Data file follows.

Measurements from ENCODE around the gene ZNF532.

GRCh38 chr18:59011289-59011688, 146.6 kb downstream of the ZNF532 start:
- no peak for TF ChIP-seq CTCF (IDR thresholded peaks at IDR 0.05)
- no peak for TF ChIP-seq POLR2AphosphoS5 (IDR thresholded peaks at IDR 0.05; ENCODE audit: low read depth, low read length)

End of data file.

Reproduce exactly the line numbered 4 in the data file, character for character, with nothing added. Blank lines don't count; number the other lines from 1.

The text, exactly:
- no peak for TF ChIP-seq POLR2AphosphoS5 (IDR thresholded peaks at IDR 0.05; ENCODE audit: low read depth, low read length)